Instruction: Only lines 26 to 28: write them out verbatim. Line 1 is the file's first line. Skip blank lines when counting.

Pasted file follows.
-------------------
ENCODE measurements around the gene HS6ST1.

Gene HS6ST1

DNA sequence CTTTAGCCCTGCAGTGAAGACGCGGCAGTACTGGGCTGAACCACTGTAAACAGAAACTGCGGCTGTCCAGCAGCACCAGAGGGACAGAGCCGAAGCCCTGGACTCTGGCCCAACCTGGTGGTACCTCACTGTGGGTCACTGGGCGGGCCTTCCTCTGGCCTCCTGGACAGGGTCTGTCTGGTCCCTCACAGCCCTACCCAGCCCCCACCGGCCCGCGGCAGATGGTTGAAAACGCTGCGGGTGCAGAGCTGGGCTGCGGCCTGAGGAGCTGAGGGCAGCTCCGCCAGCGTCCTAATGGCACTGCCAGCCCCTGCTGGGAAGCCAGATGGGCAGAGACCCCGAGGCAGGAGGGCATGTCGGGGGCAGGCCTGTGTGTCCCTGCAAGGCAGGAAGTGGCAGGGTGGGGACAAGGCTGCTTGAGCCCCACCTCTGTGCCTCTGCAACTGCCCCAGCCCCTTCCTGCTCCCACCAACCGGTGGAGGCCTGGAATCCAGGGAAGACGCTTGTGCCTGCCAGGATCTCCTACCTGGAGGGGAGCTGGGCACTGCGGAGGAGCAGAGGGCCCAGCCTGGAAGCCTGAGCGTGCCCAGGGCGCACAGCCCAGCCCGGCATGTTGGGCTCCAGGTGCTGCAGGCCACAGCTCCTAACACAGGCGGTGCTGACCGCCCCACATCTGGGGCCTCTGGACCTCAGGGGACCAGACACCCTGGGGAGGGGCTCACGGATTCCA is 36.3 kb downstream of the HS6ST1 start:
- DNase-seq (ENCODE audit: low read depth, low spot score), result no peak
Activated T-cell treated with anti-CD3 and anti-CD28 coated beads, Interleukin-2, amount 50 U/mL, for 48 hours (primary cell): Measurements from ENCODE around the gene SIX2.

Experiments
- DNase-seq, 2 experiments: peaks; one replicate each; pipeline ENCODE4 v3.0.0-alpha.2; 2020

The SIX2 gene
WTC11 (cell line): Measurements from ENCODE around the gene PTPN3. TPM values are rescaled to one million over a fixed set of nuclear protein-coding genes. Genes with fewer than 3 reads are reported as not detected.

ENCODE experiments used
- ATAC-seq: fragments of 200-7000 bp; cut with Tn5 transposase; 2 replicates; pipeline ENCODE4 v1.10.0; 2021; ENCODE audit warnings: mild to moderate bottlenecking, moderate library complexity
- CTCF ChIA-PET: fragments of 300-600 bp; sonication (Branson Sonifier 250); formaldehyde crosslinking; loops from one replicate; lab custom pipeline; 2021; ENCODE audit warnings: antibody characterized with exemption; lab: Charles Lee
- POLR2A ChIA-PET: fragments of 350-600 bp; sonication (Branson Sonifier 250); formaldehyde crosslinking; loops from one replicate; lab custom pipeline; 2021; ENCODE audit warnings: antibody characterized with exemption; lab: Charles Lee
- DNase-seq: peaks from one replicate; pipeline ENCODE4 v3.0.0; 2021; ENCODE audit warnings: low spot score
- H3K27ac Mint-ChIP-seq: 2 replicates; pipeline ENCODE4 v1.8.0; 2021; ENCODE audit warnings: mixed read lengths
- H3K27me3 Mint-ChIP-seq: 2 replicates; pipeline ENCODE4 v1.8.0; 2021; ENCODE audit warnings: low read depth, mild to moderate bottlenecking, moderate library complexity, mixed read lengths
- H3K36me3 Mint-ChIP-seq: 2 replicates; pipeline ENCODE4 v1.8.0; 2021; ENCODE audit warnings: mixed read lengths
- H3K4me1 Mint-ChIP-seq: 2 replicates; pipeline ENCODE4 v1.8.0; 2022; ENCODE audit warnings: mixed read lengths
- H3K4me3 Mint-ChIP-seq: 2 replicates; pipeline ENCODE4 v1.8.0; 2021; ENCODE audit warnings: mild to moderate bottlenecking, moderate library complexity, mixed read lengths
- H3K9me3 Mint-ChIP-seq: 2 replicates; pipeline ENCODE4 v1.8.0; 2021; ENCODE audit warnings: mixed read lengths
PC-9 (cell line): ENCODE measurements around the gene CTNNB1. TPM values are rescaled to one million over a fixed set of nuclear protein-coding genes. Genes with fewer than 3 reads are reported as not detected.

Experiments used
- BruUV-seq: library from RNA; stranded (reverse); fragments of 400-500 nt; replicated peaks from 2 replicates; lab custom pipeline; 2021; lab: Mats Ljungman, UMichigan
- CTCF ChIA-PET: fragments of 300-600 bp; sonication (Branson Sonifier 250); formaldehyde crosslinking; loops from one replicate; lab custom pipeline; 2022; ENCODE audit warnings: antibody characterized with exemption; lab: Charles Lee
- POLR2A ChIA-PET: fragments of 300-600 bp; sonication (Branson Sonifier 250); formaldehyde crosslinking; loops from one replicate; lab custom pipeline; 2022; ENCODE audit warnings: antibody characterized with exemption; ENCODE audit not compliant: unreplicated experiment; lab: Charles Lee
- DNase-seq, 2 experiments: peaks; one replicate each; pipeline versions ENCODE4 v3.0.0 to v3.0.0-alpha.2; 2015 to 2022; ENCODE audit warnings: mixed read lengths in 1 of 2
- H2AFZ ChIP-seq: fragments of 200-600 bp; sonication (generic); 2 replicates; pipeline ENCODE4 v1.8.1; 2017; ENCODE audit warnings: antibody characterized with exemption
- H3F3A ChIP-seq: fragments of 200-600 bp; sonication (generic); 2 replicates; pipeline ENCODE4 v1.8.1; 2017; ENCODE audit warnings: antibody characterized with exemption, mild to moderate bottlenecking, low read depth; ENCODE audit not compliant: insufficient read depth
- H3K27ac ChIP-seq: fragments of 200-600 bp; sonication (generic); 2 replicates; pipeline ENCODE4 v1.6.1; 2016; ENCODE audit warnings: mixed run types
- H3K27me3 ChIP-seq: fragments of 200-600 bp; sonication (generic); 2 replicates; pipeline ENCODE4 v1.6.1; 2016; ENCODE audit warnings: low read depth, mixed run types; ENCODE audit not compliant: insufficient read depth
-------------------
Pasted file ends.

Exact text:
- DNase-seq, 2 experiments: peaks; one replicate each; pipeline versions ENCODE4 v3.0.0 to v3.0.0-alpha.2; 2015 to 2022; ENCODE audit warnings: mixed read lengths in 1 of 2
- H2AFZ ChIP-seq: fragments of 200-600 bp; sonication (generic); 2 replicates; pipeline ENCODE4 v1.8.1; 2017; ENCODE audit warnings: antibody characterized with exemption
- H3F3A ChIP-seq: fragments of 200-600 bp; sonication (generic); 2 replicates; pipeline ENCODE4 v1.8.1; 2017; ENCODE audit warnings: antibody characterized with exemption, mild to moderate bottlenecking, low read depth; ENCODE audit not compliant: insufficient read depth